Nutrition | POSTED February 16, 2022

Why YOU are the Secret to Your Weight Loss

Weight loss isn’t simple. The old mantra “eat less and move more” [1] is not only unrealistic, it’s overly reductionist [7]. If we consider weight loss as a simple physical goal, we ignore the complex human behind the process. Furthermore, this reductionist approach fails to consider the environment, social and cultural landscape that the individual interacts with. This may present more or less opportunities for managing one’s health. All this is to say, that we may have less agency than we realise yet still there’s a pervasive weight loss stigma that only serves to worsen the issue for those struggling with being overweight and obese [10].

In Australia alone from 2017-18, an estimated 12.5 million Australian Adults, or 2 in 3 Australians were classified as overweight or obese [10]. Today, I want to briefly explore the complex topic of weight loss. I’d also like to provide you with some direction, if losing weight is something you should do and are ready for.

Let’s talk obesity

Obesity is a term used to describe an abnormal or excessive fat accumulation. This is a chronic disease state which results from an imbalanced interaction between hunger (appetite) and fullness (satiety). As a result, Individuals eat at a higher energy balance than normal which results in excess energy stored as fat. It causes a myriad of metabolic, biomechanical, and psychosocial health complications. This is a multifactorial issue as many of the inputs driving appetite and satiety are subconscious and influenced by psychological, environmental, biological, and social cues. Therefore, we can’t “will” ourselves to be less hungry or more disciplined, however we can consider which inputs are modifiable. Available treatment categories include lifestyle modification, medication, and surgery, escalated based on individual needs. 

Man stepping on weight scales

The classic additive model 

Now that we’ve got some definitions out of the way, let’s dive into some of the deeper points. Although it would seem intuitive, our bodies do not linearly increase energy expenditure due to increased activity [7], or decrease exactly linearly as we reduce energy intake. In the latter case, we call this “metabolic adaptation” where the more we’ve lost, the less we burn at a rate lower than what we would normally predict (although this is not so extreme that it would prevent long term weight loss [8]).

When people say “eat less and move more” they are implicitly referring to the additive model that assumes you can outpace your energy expenditure by simply training with more frequency and intensity without realising that your body, in an effort to maintain homeostasis will reduce energy expenditure elsewhere without your conscious control. This is known as the Constrained Energy Model.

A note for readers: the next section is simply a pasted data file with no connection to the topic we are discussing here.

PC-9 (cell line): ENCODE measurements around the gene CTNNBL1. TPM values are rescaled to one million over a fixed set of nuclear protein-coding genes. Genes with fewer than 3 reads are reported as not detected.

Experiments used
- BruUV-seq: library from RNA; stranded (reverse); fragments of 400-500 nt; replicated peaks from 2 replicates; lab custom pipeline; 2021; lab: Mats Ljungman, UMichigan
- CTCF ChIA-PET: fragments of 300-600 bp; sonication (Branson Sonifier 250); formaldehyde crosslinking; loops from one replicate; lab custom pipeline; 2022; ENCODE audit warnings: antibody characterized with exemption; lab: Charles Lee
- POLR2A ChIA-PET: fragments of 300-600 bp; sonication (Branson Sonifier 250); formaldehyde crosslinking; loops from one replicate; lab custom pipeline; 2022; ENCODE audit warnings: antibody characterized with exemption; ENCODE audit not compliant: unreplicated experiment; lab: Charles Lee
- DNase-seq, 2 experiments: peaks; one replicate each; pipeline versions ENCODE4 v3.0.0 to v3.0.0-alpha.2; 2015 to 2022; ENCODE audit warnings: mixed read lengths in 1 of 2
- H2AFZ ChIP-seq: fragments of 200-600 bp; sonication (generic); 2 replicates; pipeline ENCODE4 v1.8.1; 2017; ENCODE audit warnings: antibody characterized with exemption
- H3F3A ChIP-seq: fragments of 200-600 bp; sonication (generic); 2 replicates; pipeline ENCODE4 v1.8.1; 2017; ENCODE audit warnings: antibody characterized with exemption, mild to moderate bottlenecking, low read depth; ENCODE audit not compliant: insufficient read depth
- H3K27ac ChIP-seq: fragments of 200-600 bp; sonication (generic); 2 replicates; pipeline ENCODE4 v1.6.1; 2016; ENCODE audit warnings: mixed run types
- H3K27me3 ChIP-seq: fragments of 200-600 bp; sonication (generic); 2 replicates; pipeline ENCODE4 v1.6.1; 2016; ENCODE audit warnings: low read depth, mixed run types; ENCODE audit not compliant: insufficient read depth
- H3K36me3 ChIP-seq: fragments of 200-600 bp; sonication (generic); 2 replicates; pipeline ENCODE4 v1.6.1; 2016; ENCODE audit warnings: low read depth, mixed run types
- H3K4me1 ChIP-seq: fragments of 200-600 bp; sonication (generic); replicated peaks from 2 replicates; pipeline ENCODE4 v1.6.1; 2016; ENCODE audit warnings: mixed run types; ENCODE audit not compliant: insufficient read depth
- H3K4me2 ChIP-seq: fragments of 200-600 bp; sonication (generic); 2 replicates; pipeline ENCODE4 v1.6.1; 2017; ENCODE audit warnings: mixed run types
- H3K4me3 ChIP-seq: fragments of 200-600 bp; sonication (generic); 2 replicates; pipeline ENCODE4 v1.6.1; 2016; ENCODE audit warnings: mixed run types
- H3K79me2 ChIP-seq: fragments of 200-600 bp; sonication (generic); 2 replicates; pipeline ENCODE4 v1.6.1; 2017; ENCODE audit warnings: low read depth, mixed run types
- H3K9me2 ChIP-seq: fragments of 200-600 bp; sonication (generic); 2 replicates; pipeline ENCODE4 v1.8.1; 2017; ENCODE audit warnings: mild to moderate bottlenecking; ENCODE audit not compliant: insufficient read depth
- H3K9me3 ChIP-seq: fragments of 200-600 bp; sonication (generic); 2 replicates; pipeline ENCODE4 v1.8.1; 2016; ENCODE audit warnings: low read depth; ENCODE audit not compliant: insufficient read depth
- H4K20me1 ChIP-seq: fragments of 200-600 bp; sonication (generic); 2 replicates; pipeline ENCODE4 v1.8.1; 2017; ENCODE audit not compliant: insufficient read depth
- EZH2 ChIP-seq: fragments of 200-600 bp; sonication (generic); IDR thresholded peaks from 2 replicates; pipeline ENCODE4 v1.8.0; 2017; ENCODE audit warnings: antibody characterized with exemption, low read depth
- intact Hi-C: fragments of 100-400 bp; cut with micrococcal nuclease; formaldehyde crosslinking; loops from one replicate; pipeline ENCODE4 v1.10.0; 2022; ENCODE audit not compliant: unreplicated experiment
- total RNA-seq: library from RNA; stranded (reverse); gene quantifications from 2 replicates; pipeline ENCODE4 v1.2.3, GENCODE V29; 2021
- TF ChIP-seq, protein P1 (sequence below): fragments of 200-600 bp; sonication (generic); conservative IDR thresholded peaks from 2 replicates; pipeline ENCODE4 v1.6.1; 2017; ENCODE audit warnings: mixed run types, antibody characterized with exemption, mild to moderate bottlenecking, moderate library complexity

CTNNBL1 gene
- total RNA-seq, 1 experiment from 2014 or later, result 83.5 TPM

Constrained Energy Model

There are many ways in which our bodies subconsciously attempt to maintain homeostasis. For example, individuals can experience metabolic changes that are behavioural, such as “sitting instead of standing, or fidgeting less, but they may also include reductions in other, non-muscular metabolic activity”. In another example, men and women enrolled in a long-term exercise study exhibited reduced basal metabolic rate over time. Lastly, “studies in healthy adult women have shown suppressed ovarian activity and lower oestrogen production in response to moderate exercise” [7]. Our bodies have tightly controlled mechanisms to manage fluctuations in activity and bodyweight.

Although I’m potentially making a strawman argument here, when people say “eat less”, many assume that means ‘rabbit food’ (for example, lots of salads). What I’m trying to highlight is that the statement itself is one part inaccurate and one part misleading. We can eat relatively low calorie (energy dense) high volume foods. Of course we should exercise and we need to consume less calories than what we’re burning to lose weight. All this is to say, the energy in and energy out equation has more factors influencing it than just food intake and exercise output… and we haven’t even considered the thermic effect of different foods yet!

Sourdough on bench top

Look beyond the scale

Often when people come to me and tell me that they want to lose weight I ask if they have considered what they think about maintaining or gaining muscle mass. Usually I receive a quizzical look until I explain further. We should specify weight loss as ‘fat loss’ and secondly, know that maintaining lean body mass while losing fat is paramount to long term success [9]. A greater amount of lean mass (muscle tissue and organs) will increase one’s resting metabolic rate and also carries with it a range of other health benefits [9].

When determining how to lose weight, we should strive to reach a healthy overall weight and bodyfat level. Adipose tissue (fat storage site) is a metabolically dynamic organ that also serves as an endocrine organ capable of synthesizing a number of biologically active compounds that regulate metabolic homeostasis. Adipose tissue in physiologically desirable quantities helps maintain body homeostasis [5]. In an abnormal situation such as obesity, adipose tissue does not perform its function correctly and this results in a “dysregulation” of the mechanisms reasonable for maintaining a stable environment, potentially leading to metabolic disorders and other chronic complications [5].